There are two eating disorders characterized by binge eating episodes: binge eating disorder and bulimia nervosa. In the case of the former, binge eating occurs at least once per week for several months with absent compensatory actions to get rid of the calories ingested. With bulimia nervosa, binge eating is typically followed by some type of purging behavior. There is research that supports the link between negative emotional states and the onset of binge eating in people with both types of eating disorders.

Less is known about the link between anxiety and binge eating than low mood and binge eating. One theory about the relationship between the two posits that individuals with high sensitivity to anxiety eat as means of avoidance. This may be the case for emotional eating as well. Research has also shown that some people reduce anxiety after binge eating. Anxiety disorders can co-occur with binge eating disorder, with a lifetime prevalence rate of 37%. Typically, anxiety disorders precede the onset of an eating disorder.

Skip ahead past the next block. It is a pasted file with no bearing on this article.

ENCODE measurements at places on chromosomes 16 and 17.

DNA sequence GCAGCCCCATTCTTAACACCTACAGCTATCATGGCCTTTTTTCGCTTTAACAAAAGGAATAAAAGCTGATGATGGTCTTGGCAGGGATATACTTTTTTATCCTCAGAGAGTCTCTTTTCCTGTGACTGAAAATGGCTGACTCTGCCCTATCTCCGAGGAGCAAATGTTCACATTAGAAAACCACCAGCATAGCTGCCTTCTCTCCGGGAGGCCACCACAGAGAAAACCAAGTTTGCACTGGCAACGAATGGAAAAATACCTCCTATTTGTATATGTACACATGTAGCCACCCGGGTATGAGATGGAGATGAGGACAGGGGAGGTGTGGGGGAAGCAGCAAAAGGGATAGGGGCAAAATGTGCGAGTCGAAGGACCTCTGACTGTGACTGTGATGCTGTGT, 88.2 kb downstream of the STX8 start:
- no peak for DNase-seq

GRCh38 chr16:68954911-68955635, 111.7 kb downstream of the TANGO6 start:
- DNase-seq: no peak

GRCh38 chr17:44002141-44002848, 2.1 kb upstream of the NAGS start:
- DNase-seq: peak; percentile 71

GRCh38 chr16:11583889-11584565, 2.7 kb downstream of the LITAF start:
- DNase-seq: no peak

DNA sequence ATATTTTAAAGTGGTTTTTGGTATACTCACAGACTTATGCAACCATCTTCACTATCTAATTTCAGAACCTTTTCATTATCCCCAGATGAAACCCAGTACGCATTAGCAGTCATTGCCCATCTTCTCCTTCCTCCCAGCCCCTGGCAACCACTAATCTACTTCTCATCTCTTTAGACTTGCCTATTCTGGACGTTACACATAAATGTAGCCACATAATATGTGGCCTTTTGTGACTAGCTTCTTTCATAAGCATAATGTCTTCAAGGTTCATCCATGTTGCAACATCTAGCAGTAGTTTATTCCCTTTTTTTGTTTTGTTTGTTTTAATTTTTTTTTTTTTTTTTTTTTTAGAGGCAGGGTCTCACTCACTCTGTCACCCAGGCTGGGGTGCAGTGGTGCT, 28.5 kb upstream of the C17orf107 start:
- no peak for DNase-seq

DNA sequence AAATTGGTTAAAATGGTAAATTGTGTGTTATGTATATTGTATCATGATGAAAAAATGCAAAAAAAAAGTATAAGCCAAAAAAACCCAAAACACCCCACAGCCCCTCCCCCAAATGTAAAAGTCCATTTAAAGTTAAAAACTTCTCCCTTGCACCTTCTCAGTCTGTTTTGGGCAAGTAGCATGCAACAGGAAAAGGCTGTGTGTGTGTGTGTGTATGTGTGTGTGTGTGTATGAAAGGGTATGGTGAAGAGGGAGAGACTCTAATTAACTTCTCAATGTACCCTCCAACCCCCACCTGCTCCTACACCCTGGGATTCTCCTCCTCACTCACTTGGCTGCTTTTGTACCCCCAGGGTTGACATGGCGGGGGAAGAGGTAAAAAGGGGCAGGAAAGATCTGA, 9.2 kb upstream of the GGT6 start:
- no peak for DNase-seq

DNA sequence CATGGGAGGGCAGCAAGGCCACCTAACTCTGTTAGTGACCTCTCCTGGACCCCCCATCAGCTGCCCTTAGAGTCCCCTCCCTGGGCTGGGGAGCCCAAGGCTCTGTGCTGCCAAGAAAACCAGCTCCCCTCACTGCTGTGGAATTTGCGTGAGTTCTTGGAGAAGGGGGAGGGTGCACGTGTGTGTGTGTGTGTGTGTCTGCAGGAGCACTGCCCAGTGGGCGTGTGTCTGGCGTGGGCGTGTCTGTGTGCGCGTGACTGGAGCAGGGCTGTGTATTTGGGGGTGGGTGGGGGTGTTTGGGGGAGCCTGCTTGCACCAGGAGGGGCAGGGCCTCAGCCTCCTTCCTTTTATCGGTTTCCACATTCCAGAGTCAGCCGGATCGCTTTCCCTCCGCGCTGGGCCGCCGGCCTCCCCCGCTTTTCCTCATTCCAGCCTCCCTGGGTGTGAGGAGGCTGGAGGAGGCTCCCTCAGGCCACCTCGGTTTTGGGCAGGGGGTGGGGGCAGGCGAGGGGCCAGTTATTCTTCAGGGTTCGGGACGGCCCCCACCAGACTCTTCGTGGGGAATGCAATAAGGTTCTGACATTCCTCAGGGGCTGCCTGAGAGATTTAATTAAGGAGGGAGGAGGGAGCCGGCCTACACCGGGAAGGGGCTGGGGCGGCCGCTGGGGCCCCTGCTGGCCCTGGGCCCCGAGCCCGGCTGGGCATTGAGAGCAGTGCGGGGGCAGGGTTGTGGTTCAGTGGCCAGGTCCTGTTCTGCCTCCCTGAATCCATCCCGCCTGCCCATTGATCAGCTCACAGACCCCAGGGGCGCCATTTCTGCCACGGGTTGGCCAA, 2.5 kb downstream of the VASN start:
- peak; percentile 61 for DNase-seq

Assessing Your Eating

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To determine whether or not emotional eating is a problem for you, consider your answers to the following:

  • How often to I eat when I’m not hungry? At those times, am I eating to silence or ignore uncomfortable feelings?
  • Do I frequently eat to give myself something to do when I’m bored?
  • How usual is it for me to overeat when I’m eating with other people because I feel anxious about joining the conversation or being judged, or because I otherwise feel self-conscious or badly about myself?